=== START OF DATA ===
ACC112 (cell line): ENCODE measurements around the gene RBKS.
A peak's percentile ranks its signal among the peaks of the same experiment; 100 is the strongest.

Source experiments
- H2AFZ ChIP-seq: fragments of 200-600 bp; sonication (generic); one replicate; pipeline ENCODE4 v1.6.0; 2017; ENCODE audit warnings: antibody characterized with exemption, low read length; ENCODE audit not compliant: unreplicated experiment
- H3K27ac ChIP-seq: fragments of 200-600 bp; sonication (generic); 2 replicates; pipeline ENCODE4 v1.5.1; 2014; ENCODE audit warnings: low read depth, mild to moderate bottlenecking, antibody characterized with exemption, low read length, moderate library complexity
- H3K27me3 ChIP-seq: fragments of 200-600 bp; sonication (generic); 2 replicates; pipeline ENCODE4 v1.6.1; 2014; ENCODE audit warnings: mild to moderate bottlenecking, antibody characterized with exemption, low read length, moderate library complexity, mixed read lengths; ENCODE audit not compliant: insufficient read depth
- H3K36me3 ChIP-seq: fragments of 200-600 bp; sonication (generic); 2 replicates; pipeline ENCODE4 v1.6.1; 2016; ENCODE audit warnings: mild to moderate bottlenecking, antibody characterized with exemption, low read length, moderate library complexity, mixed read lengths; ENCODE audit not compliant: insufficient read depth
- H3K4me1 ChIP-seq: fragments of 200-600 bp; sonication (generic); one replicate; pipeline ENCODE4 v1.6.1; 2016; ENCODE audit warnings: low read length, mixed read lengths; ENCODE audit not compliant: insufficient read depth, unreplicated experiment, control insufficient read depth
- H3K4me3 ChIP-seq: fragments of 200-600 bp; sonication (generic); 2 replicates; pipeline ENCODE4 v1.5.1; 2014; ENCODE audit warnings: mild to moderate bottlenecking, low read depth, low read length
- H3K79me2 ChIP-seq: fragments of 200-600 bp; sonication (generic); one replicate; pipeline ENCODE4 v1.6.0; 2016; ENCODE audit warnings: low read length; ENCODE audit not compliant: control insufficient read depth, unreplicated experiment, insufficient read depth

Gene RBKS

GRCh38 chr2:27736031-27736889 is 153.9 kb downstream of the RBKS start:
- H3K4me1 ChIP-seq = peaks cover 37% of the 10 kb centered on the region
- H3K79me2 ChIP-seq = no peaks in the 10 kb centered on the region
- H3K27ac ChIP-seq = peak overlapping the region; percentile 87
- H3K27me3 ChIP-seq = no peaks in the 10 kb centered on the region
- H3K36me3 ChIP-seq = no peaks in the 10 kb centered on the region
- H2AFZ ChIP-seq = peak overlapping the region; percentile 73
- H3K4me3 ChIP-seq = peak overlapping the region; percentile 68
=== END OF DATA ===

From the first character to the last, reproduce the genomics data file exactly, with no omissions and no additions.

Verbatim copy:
ACC112 (cell line): ENCODE measurements around the gene RBKS.
A peak's percentile ranks its signal among the peaks of the same experiment; 100 is the strongest.

Source experiments
- H2AFZ ChIP-seq: fragments of 200-600 bp; sonication (generic); one replicate; pipeline ENCODE4 v1.6.0; 2017; ENCODE audit warnings: antibody characterized with exemption, low read length; ENCODE audit not compliant: unreplicated experiment
- H3K27ac ChIP-seq: fragments of 200-600 bp; sonication (generic); 2 replicates; pipeline ENCODE4 v1.5.1; 2014; ENCODE audit warnings: low read depth, mild to moderate bottlenecking, antibody characterized with exemption, low read length, moderate library complexity
- H3K27me3 ChIP-seq: fragments of 200-600 bp; sonication (generic); 2 replicates; pipeline ENCODE4 v1.6.1; 2014; ENCODE audit warnings: mild to moderate bottlenecking, antibody characterized with exemption, low read length, moderate library complexity, mixed read lengths; ENCODE audit not compliant: insufficient read depth
- H3K36me3 ChIP-seq: fragments of 200-600 bp; sonication (generic); 2 replicates; pipeline ENCODE4 v1.6.1; 2016; ENCODE audit warnings: mild to moderate bottlenecking, antibody characterized with exemption, low read length, moderate library complexity, mixed read lengths; ENCODE audit not compliant: insufficient read depth
- H3K4me1 ChIP-seq: fragments of 200-600 bp; sonication (generic); one replicate; pipeline ENCODE4 v1.6.1; 2016; ENCODE audit warnings: low read length, mixed read lengths; ENCODE audit not compliant: insufficient read depth, unreplicated experiment, control insufficient read depth
- H3K4me3 ChIP-seq: fragments of 200-600 bp; sonication (generic); 2 replicates; pipeline ENCODE4 v1.5.1; 2014; ENCODE audit warnings: mild to moderate bottlenecking, low read depth, low read length
- H3K79me2 ChIP-seq: fragments of 200-600 bp; sonication (generic); one replicate; pipeline ENCODE4 v1.6.0; 2016; ENCODE audit warnings: low read length; ENCODE audit not compliant: control insufficient read depth, unreplicated experiment, insufficient read depth

Gene RBKS

GRCh38 chr2:27736031-27736889 is 153.9 kb downstream of the RBKS start:
- H3K4me1 ChIP-seq = peaks cover 37% of the 10 kb centered on the region
- H3K79me2 ChIP-seq = no peaks in the 10 kb centered on the region
- H3K27ac ChIP-seq = peak overlapping the region; percentile 87
- H3K27me3 ChIP-seq = no peaks in the 10 kb centered on the region
- H3K36me3 ChIP-seq = no peaks in the 10 kb centered on the region
- H2AFZ ChIP-seq = peak overlapping the region; percentile 73
- H3K4me3 ChIP-seq = peak overlapping the region; percentile 68